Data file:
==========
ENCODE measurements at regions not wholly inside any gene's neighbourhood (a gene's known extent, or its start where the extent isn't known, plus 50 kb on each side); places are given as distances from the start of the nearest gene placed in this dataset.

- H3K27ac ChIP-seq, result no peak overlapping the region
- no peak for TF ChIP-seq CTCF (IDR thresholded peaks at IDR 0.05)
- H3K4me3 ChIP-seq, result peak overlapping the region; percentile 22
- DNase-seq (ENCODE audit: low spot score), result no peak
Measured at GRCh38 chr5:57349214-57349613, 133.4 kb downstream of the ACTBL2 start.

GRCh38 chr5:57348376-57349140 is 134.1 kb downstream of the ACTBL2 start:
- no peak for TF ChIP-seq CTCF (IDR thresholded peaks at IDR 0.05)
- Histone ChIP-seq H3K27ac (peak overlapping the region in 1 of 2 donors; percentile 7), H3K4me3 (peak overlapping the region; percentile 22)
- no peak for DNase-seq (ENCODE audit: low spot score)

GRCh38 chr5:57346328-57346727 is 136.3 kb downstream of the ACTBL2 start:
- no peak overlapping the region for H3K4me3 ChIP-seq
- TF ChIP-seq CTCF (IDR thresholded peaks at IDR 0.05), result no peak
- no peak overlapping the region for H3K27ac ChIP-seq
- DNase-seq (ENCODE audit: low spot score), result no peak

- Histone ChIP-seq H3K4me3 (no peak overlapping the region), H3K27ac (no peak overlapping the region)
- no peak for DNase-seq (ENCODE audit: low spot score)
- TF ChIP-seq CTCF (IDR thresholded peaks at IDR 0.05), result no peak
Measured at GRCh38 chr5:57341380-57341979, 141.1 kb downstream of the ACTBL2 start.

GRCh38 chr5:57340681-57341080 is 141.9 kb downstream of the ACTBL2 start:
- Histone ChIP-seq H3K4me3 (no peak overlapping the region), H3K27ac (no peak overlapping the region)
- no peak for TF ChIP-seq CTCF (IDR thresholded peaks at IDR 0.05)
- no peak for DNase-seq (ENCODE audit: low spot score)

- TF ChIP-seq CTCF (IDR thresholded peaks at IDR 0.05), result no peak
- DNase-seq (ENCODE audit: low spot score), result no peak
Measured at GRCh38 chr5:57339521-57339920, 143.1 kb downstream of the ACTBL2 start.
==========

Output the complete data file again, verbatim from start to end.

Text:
ENCODE measurements at regions not wholly inside any gene's neighbourhood (a gene's known extent, or its start where the extent isn't known, plus 50 kb on each side); places are given as distances from the start of the nearest gene placed in this dataset.

- H3K27ac ChIP-seq, result no peak overlapping the region
- no peak for TF ChIP-seq CTCF (IDR thresholded peaks at IDR 0.05)
- H3K4me3 ChIP-seq, result peak overlapping the region; percentile 22
- DNase-seq (ENCODE audit: low spot score), result no peak
Measured at GRCh38 chr5:57349214-57349613, 133.4 kb downstream of the ACTBL2 start.

GRCh38 chr5:57348376-57349140 is 134.1 kb downstream of the ACTBL2 start:
- no peak for TF ChIP-seq CTCF (IDR thresholded peaks at IDR 0.05)
- Histone ChIP-seq H3K27ac (peak overlapping the region in 1 of 2 donors; percentile 7), H3K4me3 (peak overlapping the region; percentile 22)
- no peak for DNase-seq (ENCODE audit: low spot score)

GRCh38 chr5:57346328-57346727 is 136.3 kb downstream of the ACTBL2 start:
- no peak overlapping the region for H3K4me3 ChIP-seq
- TF ChIP-seq CTCF (IDR thresholded peaks at IDR 0.05), result no peak
- no peak overlapping the region for H3K27ac ChIP-seq
- DNase-seq (ENCODE audit: low spot score), result no peak

- Histone ChIP-seq H3K4me3 (no peak overlapping the region), H3K27ac (no peak overlapping the region)
- no peak for DNase-seq (ENCODE audit: low spot score)
- TF ChIP-seq CTCF (IDR thresholded peaks at IDR 0.05), result no peak
Measured at GRCh38 chr5:57341380-57341979, 141.1 kb downstream of the ACTBL2 start.

GRCh38 chr5:57340681-57341080 is 141.9 kb downstream of the ACTBL2 start:
- Histone ChIP-seq H3K4me3 (no peak overlapping the region), H3K27ac (no peak overlapping the region)
- no peak for TF ChIP-seq CTCF (IDR thresholded peaks at IDR 0.05)
- no peak for DNase-seq (ENCODE audit: low spot score)

- TF ChIP-seq CTCF (IDR thresholded peaks at IDR 0.05), result no peak
- DNase-seq (ENCODE audit: low spot score), result no peak
Measured at GRCh38 chr5:57339521-57339920, 143.1 kb downstream of the ACTBL2 start.